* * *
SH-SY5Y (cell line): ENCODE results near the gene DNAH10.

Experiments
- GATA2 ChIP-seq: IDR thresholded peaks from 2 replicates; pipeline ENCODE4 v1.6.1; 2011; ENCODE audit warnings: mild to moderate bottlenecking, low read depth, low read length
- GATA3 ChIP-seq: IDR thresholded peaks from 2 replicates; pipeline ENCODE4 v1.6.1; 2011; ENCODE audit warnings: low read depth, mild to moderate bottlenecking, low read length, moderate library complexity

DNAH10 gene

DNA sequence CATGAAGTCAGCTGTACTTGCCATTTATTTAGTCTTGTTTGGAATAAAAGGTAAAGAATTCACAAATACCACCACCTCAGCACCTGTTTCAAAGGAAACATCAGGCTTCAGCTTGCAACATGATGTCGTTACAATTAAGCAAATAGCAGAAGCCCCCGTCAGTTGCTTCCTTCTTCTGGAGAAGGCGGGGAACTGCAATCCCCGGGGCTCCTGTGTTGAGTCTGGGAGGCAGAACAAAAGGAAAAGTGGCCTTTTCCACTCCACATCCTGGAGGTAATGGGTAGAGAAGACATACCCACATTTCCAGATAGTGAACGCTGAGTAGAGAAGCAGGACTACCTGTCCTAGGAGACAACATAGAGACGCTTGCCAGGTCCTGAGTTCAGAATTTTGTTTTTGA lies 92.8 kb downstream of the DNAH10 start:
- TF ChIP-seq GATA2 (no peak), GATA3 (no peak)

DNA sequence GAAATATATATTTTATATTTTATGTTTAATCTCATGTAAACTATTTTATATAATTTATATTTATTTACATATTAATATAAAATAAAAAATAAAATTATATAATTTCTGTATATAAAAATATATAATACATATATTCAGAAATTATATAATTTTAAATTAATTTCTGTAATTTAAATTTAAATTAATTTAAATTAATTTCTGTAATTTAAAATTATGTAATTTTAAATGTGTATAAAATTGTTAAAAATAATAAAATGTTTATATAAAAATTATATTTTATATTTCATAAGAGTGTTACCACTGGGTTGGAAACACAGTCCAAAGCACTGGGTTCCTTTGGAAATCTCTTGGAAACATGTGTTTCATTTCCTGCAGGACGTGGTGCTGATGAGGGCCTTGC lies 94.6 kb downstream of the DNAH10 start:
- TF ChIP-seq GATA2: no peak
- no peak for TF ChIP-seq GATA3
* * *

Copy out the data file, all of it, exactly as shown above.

SH-SY5Y (cell line): ENCODE results near the gene DNAH10.

Experiments
- GATA2 ChIP-seq: IDR thresholded peaks from 2 replicates; pipeline ENCODE4 v1.6.1; 2011; ENCODE audit warnings: mild to moderate bottlenecking, low read depth, low read length
- GATA3 ChIP-seq: IDR thresholded peaks from 2 replicates; pipeline ENCODE4 v1.6.1; 2011; ENCODE audit warnings: low read depth, mild to moderate bottlenecking, low read length, moderate library complexity

DNAH10 gene

DNA sequence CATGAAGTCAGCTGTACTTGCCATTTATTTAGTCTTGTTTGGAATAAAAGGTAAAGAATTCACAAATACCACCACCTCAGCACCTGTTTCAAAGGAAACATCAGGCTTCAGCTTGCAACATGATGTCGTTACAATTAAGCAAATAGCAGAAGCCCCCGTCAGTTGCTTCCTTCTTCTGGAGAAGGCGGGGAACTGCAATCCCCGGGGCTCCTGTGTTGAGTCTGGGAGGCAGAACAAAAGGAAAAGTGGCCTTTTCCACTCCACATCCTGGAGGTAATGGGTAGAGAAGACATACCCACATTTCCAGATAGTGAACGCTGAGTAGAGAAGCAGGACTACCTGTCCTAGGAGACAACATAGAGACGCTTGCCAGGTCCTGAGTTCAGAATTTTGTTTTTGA lies 92.8 kb downstream of the DNAH10 start:
- TF ChIP-seq GATA2 (no peak), GATA3 (no peak)

DNA sequence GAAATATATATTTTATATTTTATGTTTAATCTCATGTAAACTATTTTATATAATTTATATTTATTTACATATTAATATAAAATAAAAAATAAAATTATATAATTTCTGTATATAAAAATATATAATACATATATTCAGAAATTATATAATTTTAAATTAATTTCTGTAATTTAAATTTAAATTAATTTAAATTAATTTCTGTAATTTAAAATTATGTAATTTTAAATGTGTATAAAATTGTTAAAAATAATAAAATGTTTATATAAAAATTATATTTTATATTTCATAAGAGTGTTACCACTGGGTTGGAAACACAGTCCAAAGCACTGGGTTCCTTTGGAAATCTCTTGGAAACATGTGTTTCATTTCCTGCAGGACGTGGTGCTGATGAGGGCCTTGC lies 94.6 kb downstream of the DNAH10 start:
- TF ChIP-seq GATA2: no peak
- no peak for TF ChIP-seq GATA3